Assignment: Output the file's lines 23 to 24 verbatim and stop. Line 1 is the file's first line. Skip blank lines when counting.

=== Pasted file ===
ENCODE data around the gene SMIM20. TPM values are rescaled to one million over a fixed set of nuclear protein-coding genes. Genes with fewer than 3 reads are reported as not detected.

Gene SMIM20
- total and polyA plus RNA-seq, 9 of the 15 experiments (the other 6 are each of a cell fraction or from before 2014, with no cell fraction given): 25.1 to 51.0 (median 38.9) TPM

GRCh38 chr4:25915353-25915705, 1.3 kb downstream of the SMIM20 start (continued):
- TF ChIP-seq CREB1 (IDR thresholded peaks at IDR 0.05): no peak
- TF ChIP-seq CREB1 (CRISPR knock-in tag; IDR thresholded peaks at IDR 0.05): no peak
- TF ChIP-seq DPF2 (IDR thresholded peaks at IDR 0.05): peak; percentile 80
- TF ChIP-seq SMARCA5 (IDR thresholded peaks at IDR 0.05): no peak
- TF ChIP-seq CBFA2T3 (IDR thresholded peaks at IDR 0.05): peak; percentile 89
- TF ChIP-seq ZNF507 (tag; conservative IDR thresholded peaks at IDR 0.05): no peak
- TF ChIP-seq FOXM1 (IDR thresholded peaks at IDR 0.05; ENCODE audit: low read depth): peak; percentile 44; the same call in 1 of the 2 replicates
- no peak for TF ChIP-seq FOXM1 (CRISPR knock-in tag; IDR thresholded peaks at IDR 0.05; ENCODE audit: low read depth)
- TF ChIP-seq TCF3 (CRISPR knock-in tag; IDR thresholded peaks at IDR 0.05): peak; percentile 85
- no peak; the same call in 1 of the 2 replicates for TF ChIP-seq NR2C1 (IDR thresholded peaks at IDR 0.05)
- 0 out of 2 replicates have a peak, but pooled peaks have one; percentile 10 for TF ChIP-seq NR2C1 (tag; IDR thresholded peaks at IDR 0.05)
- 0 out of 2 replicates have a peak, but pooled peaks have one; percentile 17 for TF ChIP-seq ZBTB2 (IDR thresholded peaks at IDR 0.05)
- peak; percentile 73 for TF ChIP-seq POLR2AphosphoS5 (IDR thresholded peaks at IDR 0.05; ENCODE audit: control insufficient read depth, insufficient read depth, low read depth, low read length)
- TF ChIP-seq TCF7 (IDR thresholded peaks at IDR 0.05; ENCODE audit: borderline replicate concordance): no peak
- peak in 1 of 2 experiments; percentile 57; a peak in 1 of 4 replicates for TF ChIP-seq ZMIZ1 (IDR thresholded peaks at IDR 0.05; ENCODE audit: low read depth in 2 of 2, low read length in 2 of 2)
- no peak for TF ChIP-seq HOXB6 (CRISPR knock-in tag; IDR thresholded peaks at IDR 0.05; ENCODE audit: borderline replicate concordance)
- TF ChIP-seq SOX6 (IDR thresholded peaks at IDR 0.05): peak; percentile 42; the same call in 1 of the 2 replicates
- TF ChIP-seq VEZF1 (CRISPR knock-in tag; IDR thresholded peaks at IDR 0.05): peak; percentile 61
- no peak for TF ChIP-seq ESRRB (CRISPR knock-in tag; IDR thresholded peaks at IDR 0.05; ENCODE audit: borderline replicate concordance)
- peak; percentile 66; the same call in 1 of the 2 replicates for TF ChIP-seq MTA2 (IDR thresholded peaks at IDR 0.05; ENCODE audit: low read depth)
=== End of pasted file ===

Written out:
- no peak for TF ChIP-seq ESRRB (CRISPR knock-in tag; IDR thresholded peaks at IDR 0.05; ENCODE audit: borderline replicate concordance)
- peak; percentile 66; the same call in 1 of the 2 replicates for TF ChIP-seq MTA2 (IDR thresholded peaks at IDR 0.05; ENCODE audit: low read depth)